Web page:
Similarly, section 88 of the NCA prohibits a consumer under debt review from incurring further charges under a credit facility or entering into any further credit agreements other than a consolidated agreement unless a debt counsellor rejects the debt review application, or a court determines that the debt review consumer is not over-indebted, or the debt review consumer’s obligations in terms of a restructuring plan have been fulfilled.
The mandatory requirement of life insurance has been extended by the insertion of section 106(1A), which requires a consumer to enter into and maintain credit life insurance for the duration of the credit agreement, where the term of the credit agreement exceeds 6 months and principal debt does not exceed R50 000.
Section 129(4)(b) and (c) of the NCA have been amended to state that a consumer may not re-instate a credit agreement after the execution of an order by the court or the Tribunal or the debt underlying the credit agreement was extinguished.
Of substantial interest are sections 157A, s157B, s157C and s157D of the Bill which amends the NCA by the inclusion of offences related to debt interventions, credit agreements, registrations (as a credit provider, credit bureau, debt counsellor, payment distribution agent and alternative dispute agent) and non-natural person.
It is an offence if any person intentionally submits or presents false information including information related to their financial circumstances (or joint financial circumstances) that is intended to mislead the NCR or Tribunal.
Section 157B sets out the offences related to credit providers in regard to the NCA. Any credit provider who intentionally:-
“(a) participates in an unlawful credit marketing practice contemplated in section 74(2) and (3), 75(1) or section 91;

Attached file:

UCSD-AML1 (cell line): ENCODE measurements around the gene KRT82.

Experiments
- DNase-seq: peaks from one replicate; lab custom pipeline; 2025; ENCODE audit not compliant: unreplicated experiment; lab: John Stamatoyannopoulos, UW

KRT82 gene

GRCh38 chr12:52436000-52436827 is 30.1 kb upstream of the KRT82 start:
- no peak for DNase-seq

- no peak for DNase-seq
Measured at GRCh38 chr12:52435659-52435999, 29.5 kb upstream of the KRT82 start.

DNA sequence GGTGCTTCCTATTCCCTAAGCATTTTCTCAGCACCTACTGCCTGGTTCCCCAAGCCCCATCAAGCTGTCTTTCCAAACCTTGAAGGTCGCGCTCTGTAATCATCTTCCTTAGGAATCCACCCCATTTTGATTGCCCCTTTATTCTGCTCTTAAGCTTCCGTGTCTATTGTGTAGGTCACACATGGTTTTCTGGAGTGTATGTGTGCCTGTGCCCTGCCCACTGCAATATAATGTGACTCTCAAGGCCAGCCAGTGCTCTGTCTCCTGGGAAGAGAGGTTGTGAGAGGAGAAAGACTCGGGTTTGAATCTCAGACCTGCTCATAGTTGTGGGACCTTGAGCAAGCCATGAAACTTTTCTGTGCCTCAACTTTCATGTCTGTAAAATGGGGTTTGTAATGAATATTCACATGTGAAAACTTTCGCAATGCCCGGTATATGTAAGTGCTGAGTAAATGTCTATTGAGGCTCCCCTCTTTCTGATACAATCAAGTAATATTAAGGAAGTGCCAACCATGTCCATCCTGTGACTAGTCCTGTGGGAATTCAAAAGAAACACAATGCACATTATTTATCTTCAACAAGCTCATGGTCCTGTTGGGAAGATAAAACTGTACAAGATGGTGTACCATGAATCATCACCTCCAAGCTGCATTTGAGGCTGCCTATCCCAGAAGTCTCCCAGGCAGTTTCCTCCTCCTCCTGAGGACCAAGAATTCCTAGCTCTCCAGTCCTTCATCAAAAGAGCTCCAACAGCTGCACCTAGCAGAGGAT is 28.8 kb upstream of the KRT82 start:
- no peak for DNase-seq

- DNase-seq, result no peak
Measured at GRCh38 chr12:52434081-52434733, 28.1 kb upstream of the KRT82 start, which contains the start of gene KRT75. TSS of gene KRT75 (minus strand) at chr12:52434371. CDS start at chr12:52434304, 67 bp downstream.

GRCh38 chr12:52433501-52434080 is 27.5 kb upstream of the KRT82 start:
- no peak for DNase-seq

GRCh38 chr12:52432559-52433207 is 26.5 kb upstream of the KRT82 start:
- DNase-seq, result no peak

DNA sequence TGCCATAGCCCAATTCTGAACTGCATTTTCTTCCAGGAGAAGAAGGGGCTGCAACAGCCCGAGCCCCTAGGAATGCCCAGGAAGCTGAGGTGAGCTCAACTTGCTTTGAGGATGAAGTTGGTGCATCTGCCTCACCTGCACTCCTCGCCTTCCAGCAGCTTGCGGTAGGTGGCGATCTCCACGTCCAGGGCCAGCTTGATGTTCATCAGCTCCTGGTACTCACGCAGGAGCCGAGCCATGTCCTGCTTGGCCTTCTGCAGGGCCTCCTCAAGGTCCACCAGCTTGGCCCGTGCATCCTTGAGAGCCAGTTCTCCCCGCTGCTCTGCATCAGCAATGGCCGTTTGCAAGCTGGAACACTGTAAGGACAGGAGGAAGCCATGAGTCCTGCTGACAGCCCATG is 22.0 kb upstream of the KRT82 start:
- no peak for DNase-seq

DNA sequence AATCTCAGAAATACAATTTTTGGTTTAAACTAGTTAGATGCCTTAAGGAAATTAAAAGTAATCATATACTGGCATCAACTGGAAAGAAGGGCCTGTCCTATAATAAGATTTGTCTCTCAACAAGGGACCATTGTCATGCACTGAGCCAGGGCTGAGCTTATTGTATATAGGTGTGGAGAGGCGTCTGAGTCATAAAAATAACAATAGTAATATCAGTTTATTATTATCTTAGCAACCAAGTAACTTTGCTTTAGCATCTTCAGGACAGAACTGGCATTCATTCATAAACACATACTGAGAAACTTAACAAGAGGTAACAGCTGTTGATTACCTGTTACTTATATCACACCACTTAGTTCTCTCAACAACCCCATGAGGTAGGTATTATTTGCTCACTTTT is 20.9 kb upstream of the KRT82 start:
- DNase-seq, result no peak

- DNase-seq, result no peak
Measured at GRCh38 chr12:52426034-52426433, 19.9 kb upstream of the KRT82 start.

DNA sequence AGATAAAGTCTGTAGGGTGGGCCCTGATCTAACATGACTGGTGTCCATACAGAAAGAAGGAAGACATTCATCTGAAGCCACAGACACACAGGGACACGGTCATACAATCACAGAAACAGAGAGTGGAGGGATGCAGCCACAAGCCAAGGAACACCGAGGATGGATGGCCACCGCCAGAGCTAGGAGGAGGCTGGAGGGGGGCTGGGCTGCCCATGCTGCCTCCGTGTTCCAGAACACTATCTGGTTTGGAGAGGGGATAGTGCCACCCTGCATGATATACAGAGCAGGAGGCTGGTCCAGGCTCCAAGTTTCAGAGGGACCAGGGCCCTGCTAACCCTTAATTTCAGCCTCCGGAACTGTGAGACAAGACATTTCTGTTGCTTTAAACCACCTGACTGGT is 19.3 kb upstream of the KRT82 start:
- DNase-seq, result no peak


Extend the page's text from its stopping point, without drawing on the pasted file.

(b) does not comply with the limitations to entering into a credit agreement at a private dwelling contemplated in section 75(2);
(c) does not comply with the limitations related to visiting or entering into a credit agreement at a person’s place of employment contemplated in section 75(3);
(d) enters into an unlawful agreement contemplated in section 89(2) with a prospective consumer;
(e) includes an unlawful provision contemplated in section 90 in a credit agreement with a prospective consumer; or
(f) offers or demands that a consumer purchases or maintains insurance that is unreasonable, at an unreasonable cost, or is to cover a risk that reasonably cannot arise in respect of that consumer, as contemplated in section 106(2)(a), (b) or (c) respectively,
is guilty of an offence.
(2) Any person who intentionally sells a debt under a credit agreement to which this Act applies and that has been extinguished by prescription under the Prescription Act, 1969 (Act No. 68 of 1969) as contemplated by section 126B(1)(a), commits is guilty of an offence.
(3) Any person who intentionally continues the collection of, or attempt to re-activate a debt under a credit agreement to which this Act applies under the circumstances contemplated in section 126B(1)(b), is guilty of an offence.”
In section 157C of the Bill we find the introduction of the offences related to registration under the NCA:-
“1) Any person who intentionally gives him or herself out to be—
(a) a credit provider, without having been registered under section 39 or section 40, as may be applicable;
(b) a credit provider of developmental credit, without having been registered under section 41;
(c) a credit bureau, without having been registered under section 43;
(d) a debt counsellor, without having been registered under section 44;
(e) a payment distribution agent, without having been registered under section 44A; or
(f) an alternative dispute resolution agent, without having been registered under section 134A,
is guilty of an offence.
(2) Subsection (1)